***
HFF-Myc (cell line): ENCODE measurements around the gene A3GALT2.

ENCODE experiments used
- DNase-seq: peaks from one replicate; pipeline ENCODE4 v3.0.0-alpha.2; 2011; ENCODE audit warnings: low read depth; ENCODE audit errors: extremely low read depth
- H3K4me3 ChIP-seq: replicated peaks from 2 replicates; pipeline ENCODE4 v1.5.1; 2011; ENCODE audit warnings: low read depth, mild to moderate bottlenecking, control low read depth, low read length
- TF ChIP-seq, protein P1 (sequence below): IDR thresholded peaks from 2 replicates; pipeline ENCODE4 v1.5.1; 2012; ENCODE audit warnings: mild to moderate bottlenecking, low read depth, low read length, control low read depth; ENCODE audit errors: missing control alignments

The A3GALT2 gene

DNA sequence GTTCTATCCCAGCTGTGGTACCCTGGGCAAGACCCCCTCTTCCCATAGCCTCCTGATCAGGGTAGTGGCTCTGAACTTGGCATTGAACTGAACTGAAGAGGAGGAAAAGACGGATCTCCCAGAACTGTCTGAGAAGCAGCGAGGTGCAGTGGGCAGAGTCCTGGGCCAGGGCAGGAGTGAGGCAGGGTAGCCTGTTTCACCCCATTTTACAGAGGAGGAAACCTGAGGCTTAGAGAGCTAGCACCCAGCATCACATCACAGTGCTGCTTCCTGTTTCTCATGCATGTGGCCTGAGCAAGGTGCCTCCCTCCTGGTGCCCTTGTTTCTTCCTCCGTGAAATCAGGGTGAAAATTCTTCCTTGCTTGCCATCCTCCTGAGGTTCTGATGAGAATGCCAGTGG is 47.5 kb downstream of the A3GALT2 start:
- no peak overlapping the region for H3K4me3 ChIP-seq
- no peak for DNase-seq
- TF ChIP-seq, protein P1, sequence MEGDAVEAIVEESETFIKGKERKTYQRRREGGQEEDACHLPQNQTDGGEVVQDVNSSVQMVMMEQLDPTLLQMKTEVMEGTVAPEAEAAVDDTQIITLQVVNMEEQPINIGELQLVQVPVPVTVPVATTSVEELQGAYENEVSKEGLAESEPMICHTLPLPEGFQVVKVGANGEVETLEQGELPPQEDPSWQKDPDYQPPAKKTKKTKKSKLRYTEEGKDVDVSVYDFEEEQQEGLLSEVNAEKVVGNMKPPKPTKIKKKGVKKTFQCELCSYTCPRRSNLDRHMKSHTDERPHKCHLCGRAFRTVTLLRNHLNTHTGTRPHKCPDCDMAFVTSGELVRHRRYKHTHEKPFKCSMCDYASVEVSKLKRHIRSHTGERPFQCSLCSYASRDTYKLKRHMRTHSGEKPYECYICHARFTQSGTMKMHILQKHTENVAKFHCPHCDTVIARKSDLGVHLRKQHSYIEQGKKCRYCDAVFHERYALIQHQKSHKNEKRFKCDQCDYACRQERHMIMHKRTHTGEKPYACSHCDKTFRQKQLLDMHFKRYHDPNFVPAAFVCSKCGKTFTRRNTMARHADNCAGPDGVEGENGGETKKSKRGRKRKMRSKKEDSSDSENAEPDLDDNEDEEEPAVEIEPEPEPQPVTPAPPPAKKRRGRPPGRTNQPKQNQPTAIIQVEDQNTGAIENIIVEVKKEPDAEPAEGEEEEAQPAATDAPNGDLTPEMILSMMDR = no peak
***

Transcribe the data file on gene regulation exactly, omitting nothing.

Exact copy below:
HFF-Myc (cell line): ENCODE measurements around the gene A3GALT2.

ENCODE experiments used
- DNase-seq: peaks from one replicate; pipeline ENCODE4 v3.0.0-alpha.2; 2011; ENCODE audit warnings: low read depth; ENCODE audit errors: extremely low read depth
- H3K4me3 ChIP-seq: replicated peaks from 2 replicates; pipeline ENCODE4 v1.5.1; 2011; ENCODE audit warnings: low read depth, mild to moderate bottlenecking, control low read depth, low read length
- TF ChIP-seq, protein P1 (sequence below): IDR thresholded peaks from 2 replicates; pipeline ENCODE4 v1.5.1; 2012; ENCODE audit warnings: mild to moderate bottlenecking, low read depth, low read length, control low read depth; ENCODE audit errors: missing control alignments

The A3GALT2 gene

DNA sequence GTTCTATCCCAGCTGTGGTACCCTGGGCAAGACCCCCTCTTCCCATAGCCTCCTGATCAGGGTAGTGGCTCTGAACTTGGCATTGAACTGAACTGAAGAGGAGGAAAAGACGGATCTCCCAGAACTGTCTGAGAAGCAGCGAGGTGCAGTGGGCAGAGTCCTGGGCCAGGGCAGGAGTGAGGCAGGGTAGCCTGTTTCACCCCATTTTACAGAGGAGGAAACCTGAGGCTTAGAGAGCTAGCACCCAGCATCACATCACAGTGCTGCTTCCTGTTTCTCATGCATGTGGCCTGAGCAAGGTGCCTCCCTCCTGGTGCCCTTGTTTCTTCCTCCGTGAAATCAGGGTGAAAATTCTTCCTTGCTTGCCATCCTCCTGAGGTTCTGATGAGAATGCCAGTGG is 47.5 kb downstream of the A3GALT2 start:
- no peak overlapping the region for H3K4me3 ChIP-seq
- no peak for DNase-seq
- TF ChIP-seq, protein P1, sequence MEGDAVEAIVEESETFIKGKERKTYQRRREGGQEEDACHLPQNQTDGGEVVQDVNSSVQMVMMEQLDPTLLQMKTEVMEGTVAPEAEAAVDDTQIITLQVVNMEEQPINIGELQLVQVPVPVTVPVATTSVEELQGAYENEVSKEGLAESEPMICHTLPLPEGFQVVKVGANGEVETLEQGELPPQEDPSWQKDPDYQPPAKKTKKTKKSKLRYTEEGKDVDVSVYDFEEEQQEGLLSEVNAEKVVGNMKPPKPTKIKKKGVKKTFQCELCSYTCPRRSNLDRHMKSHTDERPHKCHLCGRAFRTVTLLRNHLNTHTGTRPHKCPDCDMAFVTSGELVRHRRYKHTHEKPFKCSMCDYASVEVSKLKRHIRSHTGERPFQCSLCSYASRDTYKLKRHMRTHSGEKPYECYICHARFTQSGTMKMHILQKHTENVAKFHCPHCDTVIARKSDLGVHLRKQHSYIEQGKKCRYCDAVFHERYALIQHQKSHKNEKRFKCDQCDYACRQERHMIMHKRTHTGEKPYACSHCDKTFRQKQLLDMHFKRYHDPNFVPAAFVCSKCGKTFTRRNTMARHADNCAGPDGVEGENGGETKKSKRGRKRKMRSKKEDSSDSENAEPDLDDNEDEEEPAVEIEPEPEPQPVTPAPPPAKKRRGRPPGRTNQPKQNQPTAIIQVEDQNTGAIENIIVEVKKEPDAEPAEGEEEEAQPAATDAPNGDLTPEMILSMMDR = no peak